It looks nice, it is made by Microsoft themselves and it will never see the light of the day. Nice isn’t it? The boys at Engadget had the opportunity to get a closer look (really close and blurry as you will see in the video) at a Windows Embedded Compact 7 (Windows CE 7) prototype tablet powered by and nVidia Tegra 2 SoC with a UI build by Microsoft that looks a tiny bit like Metro and WMC. Unfortunately this thing was just build to show off what can be done with CE 7 and OEMs will have to do their on thing with their hardware. Reminds you of something? yup, Windows Mobile. What is happening to WinMo? It’s dying a slow death and Windows Phone 7 is going to take over from there. And what’s the big news in WP7 ? OEMs can’t customize the UI and will have to keep MS’s interface. You got to wonder what goes on in Redmond sometimes. One thing to note though is that Windows Phone 7 is what it is because Microsoft decided to merge several divisions together (Zune Team + WinMo + a bit of XBOX Live Team) and the the CE team is still fairly independent. Maybe it’s time to shake things up a little bit and thightly integrate the CE divisions with the Windows Phone crew (they are already working with the same Kernel!)? Check out the video after the break:

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Windows Embedded Compact 7 (Windows CE 7) is officially unveiled, CTP available for download


Microsoft has officially publicly unveiled Windows Embedded Compact 7 (AKA Windows CE 7) today. The Windows Embedded Compact 7 CTP is now publicaly available for download.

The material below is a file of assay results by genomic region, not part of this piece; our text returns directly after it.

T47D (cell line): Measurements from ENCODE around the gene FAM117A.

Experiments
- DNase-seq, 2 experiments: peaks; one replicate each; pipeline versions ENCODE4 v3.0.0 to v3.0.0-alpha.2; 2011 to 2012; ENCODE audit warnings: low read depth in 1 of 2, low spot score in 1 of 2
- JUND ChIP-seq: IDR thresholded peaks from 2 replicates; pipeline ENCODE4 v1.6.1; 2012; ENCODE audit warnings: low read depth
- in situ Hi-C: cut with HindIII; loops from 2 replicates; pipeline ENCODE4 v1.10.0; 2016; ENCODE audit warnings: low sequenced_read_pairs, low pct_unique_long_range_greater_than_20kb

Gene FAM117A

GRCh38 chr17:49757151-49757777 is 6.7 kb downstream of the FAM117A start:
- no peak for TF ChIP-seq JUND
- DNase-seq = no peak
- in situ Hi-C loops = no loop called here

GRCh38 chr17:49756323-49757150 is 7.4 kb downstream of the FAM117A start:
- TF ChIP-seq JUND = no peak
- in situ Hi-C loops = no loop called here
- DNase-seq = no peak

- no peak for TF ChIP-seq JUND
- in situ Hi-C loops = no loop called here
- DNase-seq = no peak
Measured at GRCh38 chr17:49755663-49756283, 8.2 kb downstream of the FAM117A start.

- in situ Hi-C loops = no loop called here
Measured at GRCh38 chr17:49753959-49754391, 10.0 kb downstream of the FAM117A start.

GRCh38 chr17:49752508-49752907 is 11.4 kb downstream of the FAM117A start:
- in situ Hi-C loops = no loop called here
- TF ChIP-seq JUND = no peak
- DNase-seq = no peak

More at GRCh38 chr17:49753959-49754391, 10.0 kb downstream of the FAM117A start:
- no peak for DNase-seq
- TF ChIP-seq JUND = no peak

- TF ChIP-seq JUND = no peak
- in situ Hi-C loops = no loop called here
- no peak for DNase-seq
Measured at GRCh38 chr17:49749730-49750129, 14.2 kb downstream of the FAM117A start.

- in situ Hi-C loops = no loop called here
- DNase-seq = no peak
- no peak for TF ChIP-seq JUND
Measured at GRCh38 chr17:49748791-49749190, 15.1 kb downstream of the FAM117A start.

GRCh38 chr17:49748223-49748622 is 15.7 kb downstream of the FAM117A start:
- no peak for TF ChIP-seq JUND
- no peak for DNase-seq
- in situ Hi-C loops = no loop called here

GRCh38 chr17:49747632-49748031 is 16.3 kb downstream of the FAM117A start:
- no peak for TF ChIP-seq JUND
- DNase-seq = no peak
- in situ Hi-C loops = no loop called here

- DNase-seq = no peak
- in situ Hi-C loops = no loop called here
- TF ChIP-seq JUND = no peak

Seamless connectivity
Get the technologies you need to seamlessly connect to rich media, online services, Windows PCs, smartphones, and other handheld devices.

Connect and consume rich media:
Simplify media management with new Media Library
Richer media streaming with updated MPEG-4 and HD support
Flexible plugin architecture to support third-party content

Seamless connection to Microsoft Windows 7:
Simplify device management with integrated Windows Device Stage
Synchronize data and media with support for MTP

Connect to Office and personal information:
Updated Office viewers
Updated AirSync and Microsoft Exchange support

Rich user experiences
You’ll have the power to deliver innovative solutions that reinvent the way end users interact with devices.

Extensible rich UI framework:
Rich, intuitive device user interfaces with Silverlight for Windows Embedded
A seamless designer experience with Microsoft Expression Blend
Rapidly extend and customize device UI with tighter integration of XAML code generators

Rich desktop browsing:
Updated Internet Explorer browsing engine with support for latest standards
Support for tabs, panning, and zooming
Access to rich multimedia content with support for Adobe Flash 10.1

Immersive experiences with natural touch input:
Build highly interactive devices with support for touch input
Multi-touch integrated with browser for mobile device experiences
Extend the power of the device with support for custom gestures

A highly reliable platform
Here’s how you can build solutions and devices with tools and technologies that you can trust every step of the way.

Streamlined developer experience with Visual Studio integration:
Visual Studio and Expression Blend tools to rapidly bring new devices to market
Simplify delivery of feature updates with integrated Windows Embedded Developer Update
Updated setup experience with minimal user intervention

Take advantage of the latest HW innovations:
Support for latest ARM v7 architectures
Increased graphics performance with Open GL ES 2.0
Higher performance with multicore architecture and support for SMP

Increased reliability, higher performance:
Increased networking performance with latest Windows 7 networking technologies
Reliable wireless connectivity and WiFi support
Bluetooth support (2.1) with connectivity to latest devices

Windows Phone 7 is supposedly based on the same CE 7 kernel and as you can see from the features listed above, both OS are quite similar. You can grab the CTP here.

Full Press Release after the break: